Ultimately there is what Pierce calls an “infinite regression” of the interpretant:
Finally, the interpretant is nothing but another representation to which the torch of truth is handed along; and, as a representation, it has its interpretant again, Lo, another infinite series.
For Frye, as for Pierce and Eco, “an encyclopedia-like representation assumes the representation of the content takes place only by means of interpretants, in a process of unlimited semiosis.” Ultimately, as Frye sees it, the significance of literature is anchored in social and primary concerns, but the signifying process of literature is unlimited inasmuch as, at the anagogical level of meaning, we have to assume a literary universe “in which everything is potentially identical with everything else.”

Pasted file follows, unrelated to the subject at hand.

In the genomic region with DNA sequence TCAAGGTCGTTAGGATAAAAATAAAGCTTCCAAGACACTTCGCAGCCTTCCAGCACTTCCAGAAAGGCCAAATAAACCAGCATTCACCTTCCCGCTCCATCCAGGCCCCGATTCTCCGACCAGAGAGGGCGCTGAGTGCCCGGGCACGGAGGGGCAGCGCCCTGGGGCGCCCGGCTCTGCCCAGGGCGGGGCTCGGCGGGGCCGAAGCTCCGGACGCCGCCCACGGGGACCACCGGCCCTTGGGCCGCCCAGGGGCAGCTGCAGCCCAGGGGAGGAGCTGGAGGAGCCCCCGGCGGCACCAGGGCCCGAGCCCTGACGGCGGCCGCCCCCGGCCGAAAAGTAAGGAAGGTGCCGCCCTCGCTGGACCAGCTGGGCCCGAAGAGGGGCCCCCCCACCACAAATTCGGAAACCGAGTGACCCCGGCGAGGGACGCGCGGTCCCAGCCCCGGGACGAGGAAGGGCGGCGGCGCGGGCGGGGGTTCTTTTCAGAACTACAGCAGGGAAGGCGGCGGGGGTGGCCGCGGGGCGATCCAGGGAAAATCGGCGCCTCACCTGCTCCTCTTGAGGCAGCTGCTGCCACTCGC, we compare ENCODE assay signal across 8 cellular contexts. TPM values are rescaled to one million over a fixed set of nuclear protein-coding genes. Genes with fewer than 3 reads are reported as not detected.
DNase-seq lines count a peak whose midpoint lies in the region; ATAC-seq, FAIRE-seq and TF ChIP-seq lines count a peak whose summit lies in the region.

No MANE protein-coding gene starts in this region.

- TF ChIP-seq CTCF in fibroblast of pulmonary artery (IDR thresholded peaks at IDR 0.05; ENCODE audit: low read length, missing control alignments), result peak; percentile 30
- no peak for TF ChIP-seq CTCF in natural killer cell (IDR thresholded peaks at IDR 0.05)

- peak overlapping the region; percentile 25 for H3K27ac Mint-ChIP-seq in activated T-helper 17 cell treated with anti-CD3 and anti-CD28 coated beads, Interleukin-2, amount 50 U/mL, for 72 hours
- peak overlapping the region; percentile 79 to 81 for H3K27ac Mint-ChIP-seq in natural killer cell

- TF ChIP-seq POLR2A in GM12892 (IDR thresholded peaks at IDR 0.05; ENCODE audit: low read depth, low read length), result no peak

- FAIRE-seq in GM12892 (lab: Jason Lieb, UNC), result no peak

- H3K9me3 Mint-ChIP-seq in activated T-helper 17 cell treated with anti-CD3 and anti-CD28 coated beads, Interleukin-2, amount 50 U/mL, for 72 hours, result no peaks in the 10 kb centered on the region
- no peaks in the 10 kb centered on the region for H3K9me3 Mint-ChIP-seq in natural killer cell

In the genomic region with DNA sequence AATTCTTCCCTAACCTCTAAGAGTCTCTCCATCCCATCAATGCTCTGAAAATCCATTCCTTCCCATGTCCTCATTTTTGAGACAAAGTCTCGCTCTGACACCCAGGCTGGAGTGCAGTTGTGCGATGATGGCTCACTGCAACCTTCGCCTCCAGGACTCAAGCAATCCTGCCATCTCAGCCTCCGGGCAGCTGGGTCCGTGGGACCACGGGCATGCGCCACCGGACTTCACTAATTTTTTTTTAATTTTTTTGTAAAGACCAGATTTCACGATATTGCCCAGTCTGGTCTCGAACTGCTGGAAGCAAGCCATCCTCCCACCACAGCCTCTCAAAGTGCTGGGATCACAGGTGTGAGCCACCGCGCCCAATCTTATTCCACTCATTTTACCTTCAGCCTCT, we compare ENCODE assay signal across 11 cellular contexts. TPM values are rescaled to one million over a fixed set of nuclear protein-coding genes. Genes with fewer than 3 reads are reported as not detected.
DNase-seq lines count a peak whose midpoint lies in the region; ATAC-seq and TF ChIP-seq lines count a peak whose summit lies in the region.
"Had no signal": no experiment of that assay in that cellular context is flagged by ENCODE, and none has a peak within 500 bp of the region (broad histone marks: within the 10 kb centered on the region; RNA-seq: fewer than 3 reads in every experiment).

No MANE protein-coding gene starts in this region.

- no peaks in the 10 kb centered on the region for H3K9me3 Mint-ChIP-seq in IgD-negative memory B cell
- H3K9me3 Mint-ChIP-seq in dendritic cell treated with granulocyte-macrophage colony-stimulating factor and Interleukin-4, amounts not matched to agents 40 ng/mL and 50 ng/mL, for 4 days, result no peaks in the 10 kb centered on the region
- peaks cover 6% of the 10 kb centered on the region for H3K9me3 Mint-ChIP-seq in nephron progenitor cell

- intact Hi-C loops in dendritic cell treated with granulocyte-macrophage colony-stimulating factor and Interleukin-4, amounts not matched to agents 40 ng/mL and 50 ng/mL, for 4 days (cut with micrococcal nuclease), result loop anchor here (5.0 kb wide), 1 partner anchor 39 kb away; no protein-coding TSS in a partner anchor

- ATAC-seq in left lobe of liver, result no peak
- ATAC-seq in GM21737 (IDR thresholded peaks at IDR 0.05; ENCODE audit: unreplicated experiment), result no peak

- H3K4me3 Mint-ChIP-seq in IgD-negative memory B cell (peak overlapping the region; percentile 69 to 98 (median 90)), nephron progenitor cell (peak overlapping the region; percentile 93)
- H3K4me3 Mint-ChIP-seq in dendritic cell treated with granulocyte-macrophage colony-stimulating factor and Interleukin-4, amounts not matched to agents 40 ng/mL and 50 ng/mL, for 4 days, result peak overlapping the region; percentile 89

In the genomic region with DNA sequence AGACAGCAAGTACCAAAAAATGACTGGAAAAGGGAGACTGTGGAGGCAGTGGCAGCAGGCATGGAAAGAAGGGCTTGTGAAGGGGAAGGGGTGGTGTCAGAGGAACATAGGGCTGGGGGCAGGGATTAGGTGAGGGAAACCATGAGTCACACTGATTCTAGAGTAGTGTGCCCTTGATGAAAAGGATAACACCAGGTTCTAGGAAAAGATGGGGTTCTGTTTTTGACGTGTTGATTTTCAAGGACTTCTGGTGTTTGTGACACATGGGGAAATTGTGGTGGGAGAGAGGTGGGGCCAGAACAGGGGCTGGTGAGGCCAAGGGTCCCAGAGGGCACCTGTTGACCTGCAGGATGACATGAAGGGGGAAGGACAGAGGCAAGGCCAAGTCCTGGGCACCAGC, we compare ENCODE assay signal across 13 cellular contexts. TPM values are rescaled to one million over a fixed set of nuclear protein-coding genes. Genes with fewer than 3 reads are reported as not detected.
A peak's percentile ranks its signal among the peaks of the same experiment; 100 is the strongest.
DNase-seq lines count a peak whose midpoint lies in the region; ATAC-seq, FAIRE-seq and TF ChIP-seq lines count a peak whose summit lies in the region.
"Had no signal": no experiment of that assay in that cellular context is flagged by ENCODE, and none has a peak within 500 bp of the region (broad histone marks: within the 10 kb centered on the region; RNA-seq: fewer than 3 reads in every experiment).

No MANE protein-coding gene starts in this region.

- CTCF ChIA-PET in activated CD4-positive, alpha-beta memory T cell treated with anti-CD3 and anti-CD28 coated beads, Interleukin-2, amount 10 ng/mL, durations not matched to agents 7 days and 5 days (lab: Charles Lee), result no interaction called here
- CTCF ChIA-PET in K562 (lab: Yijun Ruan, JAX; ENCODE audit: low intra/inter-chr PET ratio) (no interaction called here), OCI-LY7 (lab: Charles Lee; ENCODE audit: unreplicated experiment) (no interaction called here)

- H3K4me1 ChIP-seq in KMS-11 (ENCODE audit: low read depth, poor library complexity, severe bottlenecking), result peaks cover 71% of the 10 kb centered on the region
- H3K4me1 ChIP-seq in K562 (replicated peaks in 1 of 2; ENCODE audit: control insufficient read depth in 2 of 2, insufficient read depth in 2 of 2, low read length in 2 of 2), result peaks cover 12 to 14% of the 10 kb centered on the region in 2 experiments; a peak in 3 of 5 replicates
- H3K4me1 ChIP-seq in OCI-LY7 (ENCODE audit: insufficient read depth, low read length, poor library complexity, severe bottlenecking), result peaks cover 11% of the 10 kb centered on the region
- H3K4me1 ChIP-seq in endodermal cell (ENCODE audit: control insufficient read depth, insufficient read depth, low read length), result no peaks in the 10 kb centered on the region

Thank you again, Nicholas, for elaborating on the links between Frye and a thinker like Lonergan whose interests appear to be epistemological, focused as they are, if I am understanding you correctly, on the precise mental operations that take place when we make judgments and insights.
This brings to mind earlier questions about the possibility of a science of criticism and the question of how we as readers come to connect images and themes in structuring our reading of a work of literature–or, more poignantly perhaps in the current critical climate, how so many critics now resist or short-circuit those connections in favor of a centrifugal criticism that is in the service of a radical hermeneutics of suspicion. Once again, the centrality of Frye’s literal/descriptive, centripetal/centrifugal polarity is crucial here.